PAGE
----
Protected by the Blue Ridge and Allegheny Mountains, the Valley stays drier than most regions, is often safe from severe, late season weather and benefits from cooler temperatures and lower humidity. Lee Hartman, winemaker at Bluestone Vineyard, finds Chardonnay to be one of the best varietals to come out of the Shenandoah Valley. “Our higher elevation allows the grapes a chance to cool off in the evening, producing wines with some backbone and acidity. Whether it’s Chardonnay, Riesling, Pinot Noir, I think all our wines can benefit from having that freshness and structure that we take from the cool nights and geology.”
Though, cooler temperatures can be a double-edged sword. Frigid winters can lead to severe winter injury and loss of vines, and when spring comes around, late frosts nearing bud break can be detrimental. Collaboration and communication are key in the Valley to protect against weather and learn from fellow winemakers.
“Collaboration is both formal and informal. Formally, there is a Shenandoah Valley Wine Trail which holds monthly meetings, most of which have a technical session as part of the agenda,” said Sally Cowal from Muse Vineyards. “Informally, we bring wine to share at our meetings and talk about our wines, successes and failures. We discuss weather forecasts and share updates with our winemaking neighbors and sometimes borrow or loan equipment and/or crews.”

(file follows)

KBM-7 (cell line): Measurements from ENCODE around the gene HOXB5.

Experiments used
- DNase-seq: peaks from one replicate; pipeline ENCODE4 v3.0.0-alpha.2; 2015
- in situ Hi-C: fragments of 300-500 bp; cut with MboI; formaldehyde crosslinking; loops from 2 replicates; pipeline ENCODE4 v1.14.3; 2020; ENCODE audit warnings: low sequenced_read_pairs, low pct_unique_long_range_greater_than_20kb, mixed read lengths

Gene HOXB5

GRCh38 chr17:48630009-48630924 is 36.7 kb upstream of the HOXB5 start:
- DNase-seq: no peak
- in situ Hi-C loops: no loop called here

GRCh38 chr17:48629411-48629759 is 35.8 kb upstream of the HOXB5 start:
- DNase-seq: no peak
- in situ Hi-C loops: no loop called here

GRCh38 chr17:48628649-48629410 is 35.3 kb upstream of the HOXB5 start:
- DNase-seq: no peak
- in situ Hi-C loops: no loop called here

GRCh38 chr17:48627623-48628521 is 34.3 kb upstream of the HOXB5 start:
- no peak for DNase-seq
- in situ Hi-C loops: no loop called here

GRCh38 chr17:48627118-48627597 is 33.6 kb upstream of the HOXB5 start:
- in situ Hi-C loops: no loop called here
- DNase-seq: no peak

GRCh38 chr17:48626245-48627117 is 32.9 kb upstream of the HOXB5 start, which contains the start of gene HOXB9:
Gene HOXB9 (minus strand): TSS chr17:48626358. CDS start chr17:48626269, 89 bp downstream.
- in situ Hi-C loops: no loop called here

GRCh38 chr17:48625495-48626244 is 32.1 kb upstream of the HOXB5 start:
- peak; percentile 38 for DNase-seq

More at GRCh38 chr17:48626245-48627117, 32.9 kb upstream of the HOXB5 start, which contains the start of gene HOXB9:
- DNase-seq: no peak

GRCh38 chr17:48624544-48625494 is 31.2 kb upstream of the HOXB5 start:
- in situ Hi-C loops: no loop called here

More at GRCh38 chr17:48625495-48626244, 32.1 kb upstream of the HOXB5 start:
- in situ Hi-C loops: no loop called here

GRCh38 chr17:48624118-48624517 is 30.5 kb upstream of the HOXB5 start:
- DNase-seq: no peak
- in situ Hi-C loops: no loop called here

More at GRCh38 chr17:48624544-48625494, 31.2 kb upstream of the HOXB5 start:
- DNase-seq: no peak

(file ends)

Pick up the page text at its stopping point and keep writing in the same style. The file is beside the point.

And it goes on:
As the Shenandoah Valley continues to expand, winemakers from around the state are actively looking to the Valley to buy grapes, and more wineries are buying land and putting vines in the ground.
Beyond the winemaking potential, visitors can expect great hospitality and views. “You should expect a warm and friendly reception,” said Cowal. “From every vantage point, the views are exceptional with the Shenandoah River, the Blue Ridge, Allegheny and Massanutten Mountains.”
“You might have to drive a little more between tastings, but fortunately everywhere you look is beautiful,” said Hartman. “Being spread out also translates to less traffic in the tasting rooms, and while you’ll find plenty of wineries producing Virginia Governor’s Cup Case-worthy bottles, they are priced at a bargain. Wines, hotels, and restaurants are all more affordable in the Valley, making it the perfect visit for any occasion.”
As one of the warmest parts of the state, Southern Virginia has a climate perfect for ripening reds to achieve balanced concentration. As a region susceptible to late season rains and hurricanes, the warmth helps speed up harvest and avoid harsh weather. Like much of coastal Virginia, Southern Virginia boasts a mix of sandy loam and clay soils, advantageous for growing grapes.